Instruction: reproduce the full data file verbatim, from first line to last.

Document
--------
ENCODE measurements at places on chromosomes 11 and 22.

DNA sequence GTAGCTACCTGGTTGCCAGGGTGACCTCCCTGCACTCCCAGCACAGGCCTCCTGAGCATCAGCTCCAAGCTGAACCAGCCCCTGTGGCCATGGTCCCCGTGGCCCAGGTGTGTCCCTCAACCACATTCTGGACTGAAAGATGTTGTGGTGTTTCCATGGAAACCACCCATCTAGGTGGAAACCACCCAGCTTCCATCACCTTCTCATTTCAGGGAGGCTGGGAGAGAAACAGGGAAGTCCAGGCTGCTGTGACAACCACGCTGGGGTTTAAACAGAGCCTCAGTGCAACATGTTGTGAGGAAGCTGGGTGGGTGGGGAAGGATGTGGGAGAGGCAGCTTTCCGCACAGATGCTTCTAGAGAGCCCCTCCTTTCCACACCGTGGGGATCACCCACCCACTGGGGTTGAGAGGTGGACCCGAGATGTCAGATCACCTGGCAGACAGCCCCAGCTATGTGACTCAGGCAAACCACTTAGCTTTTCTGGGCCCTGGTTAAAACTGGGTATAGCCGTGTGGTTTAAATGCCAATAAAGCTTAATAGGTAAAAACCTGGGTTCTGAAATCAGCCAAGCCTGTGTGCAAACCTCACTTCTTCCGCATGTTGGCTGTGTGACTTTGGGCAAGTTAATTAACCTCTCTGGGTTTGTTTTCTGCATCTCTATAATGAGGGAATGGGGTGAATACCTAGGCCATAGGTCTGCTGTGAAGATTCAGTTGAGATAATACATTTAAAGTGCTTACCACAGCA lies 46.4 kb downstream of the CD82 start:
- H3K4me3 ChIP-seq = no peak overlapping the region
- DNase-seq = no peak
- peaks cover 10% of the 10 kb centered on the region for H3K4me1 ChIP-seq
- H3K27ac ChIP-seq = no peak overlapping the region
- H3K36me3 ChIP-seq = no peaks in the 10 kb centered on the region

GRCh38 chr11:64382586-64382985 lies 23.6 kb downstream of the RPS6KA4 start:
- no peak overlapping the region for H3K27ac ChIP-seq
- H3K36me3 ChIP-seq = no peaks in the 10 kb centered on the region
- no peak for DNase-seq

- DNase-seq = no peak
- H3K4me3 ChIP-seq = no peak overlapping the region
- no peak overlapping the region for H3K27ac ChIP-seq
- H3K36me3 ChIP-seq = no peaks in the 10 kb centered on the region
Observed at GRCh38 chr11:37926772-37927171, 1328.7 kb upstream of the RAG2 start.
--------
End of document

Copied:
ENCODE measurements at places on chromosomes 11 and 22.

DNA sequence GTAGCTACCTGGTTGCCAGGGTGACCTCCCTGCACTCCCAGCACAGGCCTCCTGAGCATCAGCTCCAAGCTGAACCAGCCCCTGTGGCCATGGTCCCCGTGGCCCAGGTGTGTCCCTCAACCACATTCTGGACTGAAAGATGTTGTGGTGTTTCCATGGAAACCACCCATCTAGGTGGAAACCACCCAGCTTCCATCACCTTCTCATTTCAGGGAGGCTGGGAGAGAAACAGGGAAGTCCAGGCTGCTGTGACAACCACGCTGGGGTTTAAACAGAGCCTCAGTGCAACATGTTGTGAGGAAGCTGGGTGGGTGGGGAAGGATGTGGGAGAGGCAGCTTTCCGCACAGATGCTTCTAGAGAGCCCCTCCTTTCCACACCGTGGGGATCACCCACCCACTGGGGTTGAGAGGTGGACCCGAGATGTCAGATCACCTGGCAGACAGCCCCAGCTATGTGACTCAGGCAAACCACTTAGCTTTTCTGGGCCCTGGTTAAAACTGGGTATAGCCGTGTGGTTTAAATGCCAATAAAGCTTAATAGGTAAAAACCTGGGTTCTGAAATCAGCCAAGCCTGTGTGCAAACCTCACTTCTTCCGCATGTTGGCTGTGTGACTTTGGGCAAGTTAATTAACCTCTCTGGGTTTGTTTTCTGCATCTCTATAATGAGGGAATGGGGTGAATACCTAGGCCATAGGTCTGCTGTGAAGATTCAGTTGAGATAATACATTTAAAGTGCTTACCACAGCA lies 46.4 kb downstream of the CD82 start:
- H3K4me3 ChIP-seq = no peak overlapping the region
- DNase-seq = no peak
- peaks cover 10% of the 10 kb centered on the region for H3K4me1 ChIP-seq
- H3K27ac ChIP-seq = no peak overlapping the region
- H3K36me3 ChIP-seq = no peaks in the 10 kb centered on the region

GRCh38 chr11:64382586-64382985 lies 23.6 kb downstream of the RPS6KA4 start:
- no peak overlapping the region for H3K27ac ChIP-seq
- H3K36me3 ChIP-seq = no peaks in the 10 kb centered on the region
- no peak for DNase-seq

- DNase-seq = no peak
- H3K4me3 ChIP-seq = no peak overlapping the region
- no peak overlapping the region for H3K27ac ChIP-seq
- H3K36me3 ChIP-seq = no peaks in the 10 kb centered on the region
Observed at GRCh38 chr11:37926772-37927171, 1328.7 kb upstream of the RAG2 start.